What Is MasterClass Actually Selling?
The Atlantic|September 2020
The Ads are everywhere: You can learn to serve like Serena Williams, write like Margaret Atwood, act like Natalie Portman. But what MasterClass really delivers is something altoguether different.
By Carina Chocano. Ilustration by Jade Purple Brown

Sometimes an advertisement is so perfectly tailored to a cultural moment that it casts that moment into stark relief, which is how I felt upon first seeing an ad for the mega-best-selling writer James Patterson’s course on MasterClass a few years ago. In the ad, Patterson is sitting at a table, reciting a twisty opening line in voice-over. Then an overhead shot of him gazing out a window, lost in thought like a character in a movie. A title card appears: “Imagine taking a writing class from a master.” It didn’t matter that I’d never read a book by Patterson before—I was hooked. What appealed to me was not whatever actionable thriller-writing tips I might glean, but rather the promise of his story, the story of how a writer becomes a mogul. Any hapless, hand-to-mouth mid-lister can provide instructions on outlining a novel. Master- Class dangled something else, a clear-cut path out of the precariat, the magic-bean shortcut to a fairy-tale ending— the secret to ever-elusive success.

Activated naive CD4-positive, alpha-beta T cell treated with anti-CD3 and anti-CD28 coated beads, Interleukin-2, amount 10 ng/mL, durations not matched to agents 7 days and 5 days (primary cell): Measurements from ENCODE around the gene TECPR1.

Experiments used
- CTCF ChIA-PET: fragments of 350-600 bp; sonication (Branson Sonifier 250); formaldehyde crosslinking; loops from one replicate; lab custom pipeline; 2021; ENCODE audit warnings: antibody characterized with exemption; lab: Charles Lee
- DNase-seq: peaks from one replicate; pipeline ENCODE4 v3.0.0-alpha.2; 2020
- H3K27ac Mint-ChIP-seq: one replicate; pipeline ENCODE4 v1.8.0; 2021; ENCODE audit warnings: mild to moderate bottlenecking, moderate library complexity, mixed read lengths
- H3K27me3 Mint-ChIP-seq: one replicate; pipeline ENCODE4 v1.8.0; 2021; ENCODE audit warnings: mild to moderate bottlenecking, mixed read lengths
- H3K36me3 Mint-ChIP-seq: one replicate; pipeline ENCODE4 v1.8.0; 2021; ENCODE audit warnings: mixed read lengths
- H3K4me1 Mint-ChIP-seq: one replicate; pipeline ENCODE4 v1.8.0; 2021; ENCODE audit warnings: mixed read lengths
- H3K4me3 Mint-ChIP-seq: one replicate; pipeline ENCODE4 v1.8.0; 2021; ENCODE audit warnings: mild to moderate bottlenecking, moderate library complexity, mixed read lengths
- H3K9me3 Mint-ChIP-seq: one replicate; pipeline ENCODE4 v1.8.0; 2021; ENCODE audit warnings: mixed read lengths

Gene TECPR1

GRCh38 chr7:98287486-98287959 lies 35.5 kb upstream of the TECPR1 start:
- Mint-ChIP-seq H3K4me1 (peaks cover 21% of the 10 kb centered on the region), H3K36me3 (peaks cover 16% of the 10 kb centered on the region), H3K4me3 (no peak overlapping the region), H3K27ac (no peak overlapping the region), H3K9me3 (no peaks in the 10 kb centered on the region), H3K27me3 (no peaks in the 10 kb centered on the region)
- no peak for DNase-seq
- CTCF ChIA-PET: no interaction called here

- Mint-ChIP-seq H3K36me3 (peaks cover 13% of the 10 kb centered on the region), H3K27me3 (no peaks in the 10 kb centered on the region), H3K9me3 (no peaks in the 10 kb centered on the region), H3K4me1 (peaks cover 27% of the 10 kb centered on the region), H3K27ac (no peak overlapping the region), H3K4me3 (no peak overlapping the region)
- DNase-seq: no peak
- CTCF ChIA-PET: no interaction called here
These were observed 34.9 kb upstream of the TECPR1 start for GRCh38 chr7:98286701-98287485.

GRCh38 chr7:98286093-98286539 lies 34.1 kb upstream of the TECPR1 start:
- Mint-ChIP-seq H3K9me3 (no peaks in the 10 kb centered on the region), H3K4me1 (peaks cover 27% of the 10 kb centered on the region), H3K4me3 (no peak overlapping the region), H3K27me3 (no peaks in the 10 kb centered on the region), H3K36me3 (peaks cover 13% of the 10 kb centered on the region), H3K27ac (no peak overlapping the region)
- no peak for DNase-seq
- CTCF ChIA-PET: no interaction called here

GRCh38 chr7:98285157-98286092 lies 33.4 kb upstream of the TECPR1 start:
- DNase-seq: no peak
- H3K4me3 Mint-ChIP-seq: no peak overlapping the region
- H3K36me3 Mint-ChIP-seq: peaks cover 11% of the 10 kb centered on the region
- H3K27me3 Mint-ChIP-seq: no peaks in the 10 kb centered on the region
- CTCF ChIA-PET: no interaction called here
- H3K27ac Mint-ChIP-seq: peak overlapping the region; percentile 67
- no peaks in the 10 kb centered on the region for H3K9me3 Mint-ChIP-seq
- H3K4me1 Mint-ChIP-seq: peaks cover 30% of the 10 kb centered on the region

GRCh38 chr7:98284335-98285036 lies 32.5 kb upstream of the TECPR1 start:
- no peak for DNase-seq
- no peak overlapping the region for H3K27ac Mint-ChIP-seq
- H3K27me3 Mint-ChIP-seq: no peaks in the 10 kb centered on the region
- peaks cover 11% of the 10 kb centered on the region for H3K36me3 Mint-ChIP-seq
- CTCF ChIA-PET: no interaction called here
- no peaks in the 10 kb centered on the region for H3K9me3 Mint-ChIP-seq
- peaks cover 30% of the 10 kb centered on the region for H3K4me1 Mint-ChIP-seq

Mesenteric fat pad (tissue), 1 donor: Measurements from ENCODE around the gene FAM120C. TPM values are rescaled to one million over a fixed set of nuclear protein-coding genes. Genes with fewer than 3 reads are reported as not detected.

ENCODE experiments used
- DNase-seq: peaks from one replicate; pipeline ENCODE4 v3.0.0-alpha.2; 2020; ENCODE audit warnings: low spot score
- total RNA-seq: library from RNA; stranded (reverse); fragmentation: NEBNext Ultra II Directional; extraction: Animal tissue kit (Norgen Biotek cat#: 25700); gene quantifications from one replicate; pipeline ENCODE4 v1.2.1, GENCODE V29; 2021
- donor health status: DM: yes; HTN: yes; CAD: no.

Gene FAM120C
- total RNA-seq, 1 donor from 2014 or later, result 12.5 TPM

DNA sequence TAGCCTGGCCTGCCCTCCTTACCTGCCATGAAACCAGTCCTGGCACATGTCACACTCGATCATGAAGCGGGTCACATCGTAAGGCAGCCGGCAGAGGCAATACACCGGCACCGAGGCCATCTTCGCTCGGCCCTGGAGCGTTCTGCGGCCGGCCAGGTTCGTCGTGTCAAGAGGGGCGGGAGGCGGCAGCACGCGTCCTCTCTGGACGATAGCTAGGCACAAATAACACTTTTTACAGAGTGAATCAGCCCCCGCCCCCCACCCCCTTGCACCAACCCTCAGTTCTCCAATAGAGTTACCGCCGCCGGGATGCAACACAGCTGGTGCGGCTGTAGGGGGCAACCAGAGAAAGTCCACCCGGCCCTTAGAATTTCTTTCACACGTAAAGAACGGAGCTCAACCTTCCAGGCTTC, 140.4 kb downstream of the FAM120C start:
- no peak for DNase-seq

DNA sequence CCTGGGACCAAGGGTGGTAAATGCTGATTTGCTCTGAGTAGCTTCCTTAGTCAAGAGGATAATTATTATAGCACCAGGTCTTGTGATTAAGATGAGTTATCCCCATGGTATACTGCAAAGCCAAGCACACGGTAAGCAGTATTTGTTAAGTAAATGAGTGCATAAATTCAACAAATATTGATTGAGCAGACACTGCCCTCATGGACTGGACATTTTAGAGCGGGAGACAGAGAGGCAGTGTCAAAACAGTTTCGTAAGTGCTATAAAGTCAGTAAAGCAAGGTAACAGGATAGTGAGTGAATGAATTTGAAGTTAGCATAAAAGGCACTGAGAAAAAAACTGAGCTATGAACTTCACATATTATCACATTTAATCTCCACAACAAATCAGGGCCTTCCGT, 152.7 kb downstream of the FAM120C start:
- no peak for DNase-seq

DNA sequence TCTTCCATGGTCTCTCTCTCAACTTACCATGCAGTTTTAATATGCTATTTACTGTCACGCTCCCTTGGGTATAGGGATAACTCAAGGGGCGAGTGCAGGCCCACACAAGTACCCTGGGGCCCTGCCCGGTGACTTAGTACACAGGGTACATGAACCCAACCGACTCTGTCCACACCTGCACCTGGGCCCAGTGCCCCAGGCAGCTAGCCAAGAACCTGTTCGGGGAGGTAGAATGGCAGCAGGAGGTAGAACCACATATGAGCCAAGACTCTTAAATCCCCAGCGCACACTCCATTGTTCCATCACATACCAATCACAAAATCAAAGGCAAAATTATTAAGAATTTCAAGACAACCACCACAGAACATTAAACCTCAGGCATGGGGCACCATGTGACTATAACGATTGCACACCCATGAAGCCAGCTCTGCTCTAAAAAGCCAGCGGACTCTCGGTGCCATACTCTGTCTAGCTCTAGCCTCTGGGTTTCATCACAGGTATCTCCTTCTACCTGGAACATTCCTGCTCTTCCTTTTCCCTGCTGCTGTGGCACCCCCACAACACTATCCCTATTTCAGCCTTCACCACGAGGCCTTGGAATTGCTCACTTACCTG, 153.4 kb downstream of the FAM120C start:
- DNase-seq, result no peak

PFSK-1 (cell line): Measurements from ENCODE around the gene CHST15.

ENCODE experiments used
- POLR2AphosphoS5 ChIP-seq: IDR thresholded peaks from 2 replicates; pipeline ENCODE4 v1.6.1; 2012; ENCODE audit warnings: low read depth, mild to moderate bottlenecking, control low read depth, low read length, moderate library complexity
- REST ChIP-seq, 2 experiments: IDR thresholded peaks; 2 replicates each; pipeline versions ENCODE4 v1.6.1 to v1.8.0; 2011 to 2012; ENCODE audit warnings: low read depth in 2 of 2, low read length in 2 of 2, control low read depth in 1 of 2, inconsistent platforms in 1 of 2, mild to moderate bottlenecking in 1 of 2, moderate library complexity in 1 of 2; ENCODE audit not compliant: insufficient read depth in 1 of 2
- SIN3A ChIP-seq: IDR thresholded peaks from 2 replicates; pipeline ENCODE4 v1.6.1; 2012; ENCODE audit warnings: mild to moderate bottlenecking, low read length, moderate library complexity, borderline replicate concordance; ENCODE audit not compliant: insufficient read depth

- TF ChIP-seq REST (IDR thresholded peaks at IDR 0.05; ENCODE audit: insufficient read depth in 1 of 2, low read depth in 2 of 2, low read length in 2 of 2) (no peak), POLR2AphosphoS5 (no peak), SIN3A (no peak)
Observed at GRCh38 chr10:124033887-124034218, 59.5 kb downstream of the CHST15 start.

MasterClass launched in 2015 with just three classes: Dustin Hoffman on acting, Serena Williams on tennis, and Patterson on writing. Since then the company has grown exponentially, raising $135 million in venture capital from 2012 to 2018. It now has more than 85 classes across nine categories. (Last year it added 25 new classes, and this year it intends to add even more.) After the pandemic hit, as people started spending more time at home, its subscriptions surged, some weeks increasing tenfold over the average in 2019; subscribers spent twice as much time on the platform as they did earlier this year. In April, the company moved from offering individual classes for $90 a pop, with an all-access annual pass for $180, to a subscription-only model, and in May, it raised another $100 million. Its trailers have become so familiar and ubiquitous that they spawned their own SNL parodies, “Master Class: Quarantine Edition,” in which Chloe Fineman appears as Phoebe Waller-Bridge for a class on journaling, as Timothée Chalamet for a class on fashion, and as Britney Spears for a class on … something.